Not all concrete structures are visible from the surface, though. Old demolished dams are a favorite target for Frank Van Winkle, a veteran catfish angler who plies the Ohio River near Cincinnati. The tops of these structures lie 20 feet or more beneath the surface, but still function as a current break for catfish. Van Winkle says cats, particularly flatheads, spawn in the rocky crevices at the base of the dam and may remain in the area throughout the warmwater season.
Most of the manmade structures on big rivers hold cats sometime during the year. Larger permanent structures usually feature larger scour holes — especially if they're exposed to the main river current — and large holes often hold big cats. Spend more time looking and evaluating options until you get a sense of what's available in a long stretch of river.
Our trip ended successfully, by the way, and the results can be seen on our latest catfish video, Catfish: Predators On The Prowl. During our last night we caught several blue cats to 40 pounds and a flathead that probably weighed 35. Not a bad trip, especially when few local anglers were catching any fish, except for our friend Charlie Thomas, who caught and released a monstrous blue cat that had to weigh 75 pounds, less than 100 yards from where Moyer and I were anchored. "Just goes to show you," Moyer said, smiling, "it's sometimes better to be lucky than good."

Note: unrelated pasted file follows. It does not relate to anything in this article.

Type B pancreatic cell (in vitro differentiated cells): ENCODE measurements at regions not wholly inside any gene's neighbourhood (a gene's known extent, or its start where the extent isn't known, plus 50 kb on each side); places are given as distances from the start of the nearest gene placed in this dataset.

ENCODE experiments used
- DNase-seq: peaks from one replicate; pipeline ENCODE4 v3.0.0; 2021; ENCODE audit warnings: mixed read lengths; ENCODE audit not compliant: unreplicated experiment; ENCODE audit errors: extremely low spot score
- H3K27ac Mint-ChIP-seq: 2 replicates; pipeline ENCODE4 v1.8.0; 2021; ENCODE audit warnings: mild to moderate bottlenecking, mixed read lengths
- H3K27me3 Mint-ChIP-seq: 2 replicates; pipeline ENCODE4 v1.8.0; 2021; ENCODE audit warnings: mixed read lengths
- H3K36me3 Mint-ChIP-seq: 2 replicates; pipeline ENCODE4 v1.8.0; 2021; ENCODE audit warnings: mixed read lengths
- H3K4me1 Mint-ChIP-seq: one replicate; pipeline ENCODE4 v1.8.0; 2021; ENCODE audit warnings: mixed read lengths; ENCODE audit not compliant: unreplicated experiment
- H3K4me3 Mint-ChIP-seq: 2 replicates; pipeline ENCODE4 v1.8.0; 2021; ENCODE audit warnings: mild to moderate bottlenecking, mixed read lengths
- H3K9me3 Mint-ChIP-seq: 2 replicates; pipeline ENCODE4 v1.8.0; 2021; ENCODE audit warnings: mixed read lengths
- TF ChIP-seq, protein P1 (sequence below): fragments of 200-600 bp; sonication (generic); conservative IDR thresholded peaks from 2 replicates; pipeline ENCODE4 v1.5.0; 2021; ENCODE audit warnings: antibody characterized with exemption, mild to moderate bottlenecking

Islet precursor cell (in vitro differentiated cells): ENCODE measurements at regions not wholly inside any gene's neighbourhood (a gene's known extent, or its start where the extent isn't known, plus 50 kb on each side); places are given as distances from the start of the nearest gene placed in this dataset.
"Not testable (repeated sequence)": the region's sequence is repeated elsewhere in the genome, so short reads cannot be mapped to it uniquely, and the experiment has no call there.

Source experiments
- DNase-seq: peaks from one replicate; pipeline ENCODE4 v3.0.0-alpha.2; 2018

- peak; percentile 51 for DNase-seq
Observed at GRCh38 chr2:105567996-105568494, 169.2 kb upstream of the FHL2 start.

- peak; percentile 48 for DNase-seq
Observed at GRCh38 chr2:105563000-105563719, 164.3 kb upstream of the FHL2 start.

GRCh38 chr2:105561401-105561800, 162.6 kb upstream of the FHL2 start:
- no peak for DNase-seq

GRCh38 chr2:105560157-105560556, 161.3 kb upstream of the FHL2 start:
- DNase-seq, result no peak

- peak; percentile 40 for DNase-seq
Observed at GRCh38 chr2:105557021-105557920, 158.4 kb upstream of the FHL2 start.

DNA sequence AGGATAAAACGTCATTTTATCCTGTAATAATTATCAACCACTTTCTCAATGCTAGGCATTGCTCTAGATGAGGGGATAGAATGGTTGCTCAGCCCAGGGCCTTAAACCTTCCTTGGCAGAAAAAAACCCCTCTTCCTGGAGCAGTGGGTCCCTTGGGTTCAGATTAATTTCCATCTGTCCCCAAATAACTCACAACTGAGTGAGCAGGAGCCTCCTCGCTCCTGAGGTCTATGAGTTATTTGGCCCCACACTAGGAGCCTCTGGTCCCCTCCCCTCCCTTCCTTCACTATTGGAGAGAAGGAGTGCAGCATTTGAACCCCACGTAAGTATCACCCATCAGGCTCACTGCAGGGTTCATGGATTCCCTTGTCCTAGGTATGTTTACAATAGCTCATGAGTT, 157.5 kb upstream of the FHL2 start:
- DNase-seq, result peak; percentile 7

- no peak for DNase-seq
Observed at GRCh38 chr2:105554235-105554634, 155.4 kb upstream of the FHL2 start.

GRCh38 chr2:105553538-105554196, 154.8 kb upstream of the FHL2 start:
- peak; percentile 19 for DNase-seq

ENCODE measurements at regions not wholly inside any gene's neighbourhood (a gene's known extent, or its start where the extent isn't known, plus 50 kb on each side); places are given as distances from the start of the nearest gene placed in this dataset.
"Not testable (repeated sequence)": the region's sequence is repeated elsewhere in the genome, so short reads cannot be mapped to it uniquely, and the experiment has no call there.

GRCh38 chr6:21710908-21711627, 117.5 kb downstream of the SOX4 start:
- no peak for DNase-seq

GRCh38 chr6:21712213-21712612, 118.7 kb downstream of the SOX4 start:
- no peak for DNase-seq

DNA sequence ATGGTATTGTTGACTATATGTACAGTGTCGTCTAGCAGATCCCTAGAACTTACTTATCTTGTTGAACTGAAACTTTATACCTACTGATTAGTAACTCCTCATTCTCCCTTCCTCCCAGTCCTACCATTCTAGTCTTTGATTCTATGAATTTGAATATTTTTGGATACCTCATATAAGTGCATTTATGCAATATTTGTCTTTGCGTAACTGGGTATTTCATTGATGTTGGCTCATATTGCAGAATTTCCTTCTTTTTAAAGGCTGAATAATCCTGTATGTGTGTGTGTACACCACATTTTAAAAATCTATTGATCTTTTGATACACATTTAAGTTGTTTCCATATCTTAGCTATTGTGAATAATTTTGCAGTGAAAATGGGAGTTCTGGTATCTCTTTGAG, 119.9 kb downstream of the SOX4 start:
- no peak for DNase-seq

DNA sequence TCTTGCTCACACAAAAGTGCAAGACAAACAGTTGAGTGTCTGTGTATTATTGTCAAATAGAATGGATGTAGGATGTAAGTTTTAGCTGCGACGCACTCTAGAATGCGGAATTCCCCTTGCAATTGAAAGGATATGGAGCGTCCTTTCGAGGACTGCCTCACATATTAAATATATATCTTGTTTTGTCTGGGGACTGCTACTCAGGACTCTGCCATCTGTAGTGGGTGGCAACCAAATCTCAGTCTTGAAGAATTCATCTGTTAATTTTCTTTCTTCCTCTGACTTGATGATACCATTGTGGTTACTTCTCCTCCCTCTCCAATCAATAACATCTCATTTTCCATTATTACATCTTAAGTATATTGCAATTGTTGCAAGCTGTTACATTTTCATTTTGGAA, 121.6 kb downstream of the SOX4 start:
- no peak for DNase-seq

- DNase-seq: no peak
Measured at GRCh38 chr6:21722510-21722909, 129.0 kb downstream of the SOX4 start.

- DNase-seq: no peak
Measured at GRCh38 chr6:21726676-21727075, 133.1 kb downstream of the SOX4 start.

Big rivers are dangerous. Turbulence below navigation dams and wing dams are particularly hazardous. If you have any doubt whether anchoring is safe, donÊ¼t anchor. No catfish is worth risking your life.
When fishing the main channel — especially after dark — keep an eye out for barges, too. Like a loaded truck on the highway, tugboats donÊ¼t respond quickly enough to dodge small boats.
Use a quick-release anchor system consisting of a large float on the end of the rope, so you can move fast if necessary. Veteran river anglers also recommend having a sharp knife handy to cut yourself free just in case.